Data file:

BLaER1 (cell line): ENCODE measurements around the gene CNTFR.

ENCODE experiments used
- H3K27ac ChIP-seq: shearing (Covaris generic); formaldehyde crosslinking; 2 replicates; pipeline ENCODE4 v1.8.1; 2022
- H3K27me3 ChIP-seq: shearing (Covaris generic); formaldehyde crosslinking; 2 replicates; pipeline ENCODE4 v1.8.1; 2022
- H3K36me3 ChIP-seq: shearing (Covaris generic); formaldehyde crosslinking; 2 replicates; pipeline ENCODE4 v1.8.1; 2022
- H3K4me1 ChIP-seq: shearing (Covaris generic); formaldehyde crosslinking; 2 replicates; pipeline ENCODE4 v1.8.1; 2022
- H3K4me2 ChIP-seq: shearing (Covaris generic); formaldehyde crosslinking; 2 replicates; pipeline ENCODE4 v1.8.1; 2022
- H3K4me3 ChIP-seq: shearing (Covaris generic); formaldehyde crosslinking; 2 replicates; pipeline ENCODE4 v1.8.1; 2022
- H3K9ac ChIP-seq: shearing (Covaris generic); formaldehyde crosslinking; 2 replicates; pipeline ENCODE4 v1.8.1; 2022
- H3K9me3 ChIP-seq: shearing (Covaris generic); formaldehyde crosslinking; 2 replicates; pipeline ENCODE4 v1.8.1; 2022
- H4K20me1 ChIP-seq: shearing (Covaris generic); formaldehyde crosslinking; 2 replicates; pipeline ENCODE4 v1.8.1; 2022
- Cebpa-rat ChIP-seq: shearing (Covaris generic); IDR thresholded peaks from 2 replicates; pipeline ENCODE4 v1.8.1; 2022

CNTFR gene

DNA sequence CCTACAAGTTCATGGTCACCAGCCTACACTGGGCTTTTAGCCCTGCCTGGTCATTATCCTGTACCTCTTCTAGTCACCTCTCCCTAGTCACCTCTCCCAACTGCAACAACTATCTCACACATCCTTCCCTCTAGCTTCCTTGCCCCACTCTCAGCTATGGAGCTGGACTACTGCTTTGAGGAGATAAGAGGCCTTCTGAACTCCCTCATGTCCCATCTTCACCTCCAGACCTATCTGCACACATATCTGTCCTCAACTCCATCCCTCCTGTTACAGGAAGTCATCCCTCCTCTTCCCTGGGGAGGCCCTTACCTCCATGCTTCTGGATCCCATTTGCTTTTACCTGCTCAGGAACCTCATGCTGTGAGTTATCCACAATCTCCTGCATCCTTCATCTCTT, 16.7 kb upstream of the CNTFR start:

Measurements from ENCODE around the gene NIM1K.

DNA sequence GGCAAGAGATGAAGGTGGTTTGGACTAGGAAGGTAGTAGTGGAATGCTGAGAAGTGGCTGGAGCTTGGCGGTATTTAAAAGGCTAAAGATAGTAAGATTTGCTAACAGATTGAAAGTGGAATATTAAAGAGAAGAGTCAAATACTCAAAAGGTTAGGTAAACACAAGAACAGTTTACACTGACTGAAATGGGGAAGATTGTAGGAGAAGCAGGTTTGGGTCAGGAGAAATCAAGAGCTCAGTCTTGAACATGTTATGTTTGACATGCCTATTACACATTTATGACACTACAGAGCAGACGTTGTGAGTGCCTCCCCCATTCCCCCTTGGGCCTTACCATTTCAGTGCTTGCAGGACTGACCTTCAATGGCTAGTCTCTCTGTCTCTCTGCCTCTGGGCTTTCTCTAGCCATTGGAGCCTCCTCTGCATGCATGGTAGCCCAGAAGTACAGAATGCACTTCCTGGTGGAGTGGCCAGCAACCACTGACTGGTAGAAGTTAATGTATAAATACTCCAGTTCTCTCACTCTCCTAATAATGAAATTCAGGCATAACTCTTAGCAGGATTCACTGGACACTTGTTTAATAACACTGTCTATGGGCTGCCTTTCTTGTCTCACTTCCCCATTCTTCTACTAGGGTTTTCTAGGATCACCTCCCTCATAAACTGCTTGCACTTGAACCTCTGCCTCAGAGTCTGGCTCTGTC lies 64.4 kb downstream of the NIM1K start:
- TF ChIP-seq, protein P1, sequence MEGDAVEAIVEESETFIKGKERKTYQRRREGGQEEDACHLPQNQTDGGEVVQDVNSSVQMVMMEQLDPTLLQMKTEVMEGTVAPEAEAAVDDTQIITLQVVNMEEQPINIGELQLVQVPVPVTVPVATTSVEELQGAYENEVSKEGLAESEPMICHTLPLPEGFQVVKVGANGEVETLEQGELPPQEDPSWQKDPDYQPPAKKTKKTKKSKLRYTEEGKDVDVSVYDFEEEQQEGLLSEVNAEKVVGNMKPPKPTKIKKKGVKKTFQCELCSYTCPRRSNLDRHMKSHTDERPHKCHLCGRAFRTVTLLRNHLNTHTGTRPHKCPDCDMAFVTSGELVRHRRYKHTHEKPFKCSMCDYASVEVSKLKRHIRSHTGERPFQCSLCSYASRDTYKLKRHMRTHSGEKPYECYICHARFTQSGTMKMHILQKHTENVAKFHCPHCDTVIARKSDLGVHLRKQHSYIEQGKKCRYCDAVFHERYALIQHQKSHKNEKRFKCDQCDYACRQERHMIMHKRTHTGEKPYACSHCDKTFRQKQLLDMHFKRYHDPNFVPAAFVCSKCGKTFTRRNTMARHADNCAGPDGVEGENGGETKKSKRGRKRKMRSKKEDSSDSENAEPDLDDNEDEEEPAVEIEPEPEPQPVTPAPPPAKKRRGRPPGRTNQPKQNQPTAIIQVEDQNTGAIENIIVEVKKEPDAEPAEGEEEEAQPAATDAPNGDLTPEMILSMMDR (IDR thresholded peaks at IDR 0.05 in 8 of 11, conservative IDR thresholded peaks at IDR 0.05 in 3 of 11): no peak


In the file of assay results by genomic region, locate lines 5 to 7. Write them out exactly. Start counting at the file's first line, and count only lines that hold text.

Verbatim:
- H3K36me3 ChIP-seq: shearing (Covaris generic); formaldehyde crosslinking; 2 replicates; pipeline ENCODE4 v1.8.1; 2022
- H3K4me1 ChIP-seq: shearing (Covaris generic); formaldehyde crosslinking; 2 replicates; pipeline ENCODE4 v1.8.1; 2022
- H3K4me2 ChIP-seq: shearing (Covaris generic); formaldehyde crosslinking; 2 replicates; pipeline ENCODE4 v1.8.1; 2022